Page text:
Home Theater with Japanese Flair Overcomes Acoustic Issues

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Shoji screens and other decorative elements help tame unruly audio.


Nov. 15, 2012 — by .(JavaScript must be enabled to view this email address)

Design dictated much of this media room’s A/V layout, but thanks to some creative thinking and a eye on the budget, the owners, along with their home theater designer and electronics integrator, were able to successfully mesh form and function to create an entertainment space that’s uniquely suited to their tastes and style. “The owners really weren’t all that concerned about having stellar audio and video,” says Mario Clowes of MarioArts, Sacramento, Calif., “Rather they wanted the space to really stand out aesthetically.”

Specializing in home theater design, MarioArts incorporated several unique pieces into the 22-by-20-foot space, including a massive, custom-built wooden medallion on the ceiling, illuminated Japanese shoji panels and architectural columns, and multicolored acoustical panels. These decorative elements are more than just eye candy, though. Through thoughtful design and collaboration with the electronics integrators at Smith & Sons, Sacramento, Calif., they also help improve the performance of the room’s audio and video components.

The ceiling detail, for example, combines acoustical materials to help minimize audio reflection so that dialogue and effects from the surround-sound system are clear and pure. The shoji screens, which are built into a oval cutaway on the front wall, hide a 106-inch screen until the owners are ready to watch it, and the acoustical panels close off the home theater from an adjacent guest quarters.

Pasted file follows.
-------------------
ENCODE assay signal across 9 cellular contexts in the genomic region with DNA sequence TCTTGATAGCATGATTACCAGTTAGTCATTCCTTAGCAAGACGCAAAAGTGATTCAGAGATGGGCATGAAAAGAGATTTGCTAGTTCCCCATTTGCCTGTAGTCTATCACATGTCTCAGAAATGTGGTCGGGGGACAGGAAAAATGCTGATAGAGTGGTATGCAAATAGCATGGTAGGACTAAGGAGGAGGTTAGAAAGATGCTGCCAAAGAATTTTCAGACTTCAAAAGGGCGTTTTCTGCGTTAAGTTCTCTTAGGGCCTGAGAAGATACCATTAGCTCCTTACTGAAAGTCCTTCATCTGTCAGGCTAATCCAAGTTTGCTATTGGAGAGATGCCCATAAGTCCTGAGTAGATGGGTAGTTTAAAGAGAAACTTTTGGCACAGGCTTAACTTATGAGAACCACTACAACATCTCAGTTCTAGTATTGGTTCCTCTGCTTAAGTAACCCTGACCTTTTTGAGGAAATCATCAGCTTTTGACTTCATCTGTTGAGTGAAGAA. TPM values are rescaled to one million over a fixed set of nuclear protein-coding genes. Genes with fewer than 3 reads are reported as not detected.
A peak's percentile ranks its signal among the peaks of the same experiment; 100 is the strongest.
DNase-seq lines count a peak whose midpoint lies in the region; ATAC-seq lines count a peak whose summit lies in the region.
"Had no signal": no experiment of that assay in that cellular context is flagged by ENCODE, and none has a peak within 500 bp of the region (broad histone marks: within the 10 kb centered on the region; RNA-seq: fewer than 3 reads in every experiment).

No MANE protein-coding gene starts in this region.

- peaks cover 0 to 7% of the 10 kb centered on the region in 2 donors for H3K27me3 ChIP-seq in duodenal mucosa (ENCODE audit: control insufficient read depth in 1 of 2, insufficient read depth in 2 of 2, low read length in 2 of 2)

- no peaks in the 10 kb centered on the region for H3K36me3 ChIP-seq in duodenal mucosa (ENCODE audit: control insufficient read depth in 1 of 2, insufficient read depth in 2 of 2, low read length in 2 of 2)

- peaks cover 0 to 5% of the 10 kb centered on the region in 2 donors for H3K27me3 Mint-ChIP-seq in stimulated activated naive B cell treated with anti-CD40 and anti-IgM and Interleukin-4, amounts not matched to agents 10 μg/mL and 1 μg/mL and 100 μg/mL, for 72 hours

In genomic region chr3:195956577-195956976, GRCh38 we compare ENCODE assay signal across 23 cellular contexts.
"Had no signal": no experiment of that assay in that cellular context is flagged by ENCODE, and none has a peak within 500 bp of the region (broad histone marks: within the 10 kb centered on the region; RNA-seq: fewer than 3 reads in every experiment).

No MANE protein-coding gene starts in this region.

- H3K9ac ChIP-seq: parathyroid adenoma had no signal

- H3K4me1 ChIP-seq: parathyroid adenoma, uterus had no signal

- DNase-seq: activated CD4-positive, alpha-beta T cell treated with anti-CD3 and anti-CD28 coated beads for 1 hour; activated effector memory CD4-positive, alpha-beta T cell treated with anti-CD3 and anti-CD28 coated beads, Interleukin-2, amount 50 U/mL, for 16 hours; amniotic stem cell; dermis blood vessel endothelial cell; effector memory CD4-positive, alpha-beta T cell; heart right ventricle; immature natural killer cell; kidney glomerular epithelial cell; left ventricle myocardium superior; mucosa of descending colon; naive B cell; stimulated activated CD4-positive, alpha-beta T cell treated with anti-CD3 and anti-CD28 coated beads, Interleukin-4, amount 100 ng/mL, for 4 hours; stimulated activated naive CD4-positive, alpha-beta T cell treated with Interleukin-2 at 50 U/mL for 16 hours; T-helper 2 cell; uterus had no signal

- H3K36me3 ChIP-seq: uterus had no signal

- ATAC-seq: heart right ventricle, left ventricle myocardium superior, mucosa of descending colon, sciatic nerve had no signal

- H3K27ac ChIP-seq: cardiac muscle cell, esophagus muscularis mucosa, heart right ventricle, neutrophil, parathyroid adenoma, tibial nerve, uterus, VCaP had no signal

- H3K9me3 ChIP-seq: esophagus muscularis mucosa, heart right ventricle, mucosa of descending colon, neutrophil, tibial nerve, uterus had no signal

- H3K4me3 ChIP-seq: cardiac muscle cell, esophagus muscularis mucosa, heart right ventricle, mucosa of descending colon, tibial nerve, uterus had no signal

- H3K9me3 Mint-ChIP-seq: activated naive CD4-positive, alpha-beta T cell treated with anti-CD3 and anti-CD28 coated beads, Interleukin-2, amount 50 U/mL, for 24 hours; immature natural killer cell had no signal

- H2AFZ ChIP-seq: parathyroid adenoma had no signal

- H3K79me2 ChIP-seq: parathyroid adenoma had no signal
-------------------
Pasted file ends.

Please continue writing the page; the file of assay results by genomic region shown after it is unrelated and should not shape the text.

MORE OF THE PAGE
Lighting would also present an issue in this area, as the owners planned to watch movies during the day as much as at night and planned to do so with the windows open (sliding glass doors at the back of the room lead to a swimming pool) and the lights on. The solution: Smith & Sons selected a screen and projector that could produce a bright picture regardless of the level of the room lighting. “The Black Diamond screen [from Screen Innovations] was designed specifically to combat ambient light, and the Epson 9700 UB projector has a relatively high lumen output for the money,” says company owner Ward Smith. 

Providing the homeowners with a way to control the room lights would also be helpful to achieving a good picture, and for transitioning the room from a social gathering spot to a movie viewing venue. To stay within budget, the room was outfitted with six wall-mounted Lutron dimmer switches which can be operated both manually and via a handheld URC 450 remote control. Several scenes, like MOVIE and INTERMISSION, were programmed into the remote so that one button press adjusts the levels of all of the lights, or the owners can dim and brighten each group of lights individually—brightening the lights in the columns flanking the screen, dimming the fixtures in the ceiling and activating the lights behind the shoji screens for a party, for example.

 

 

 



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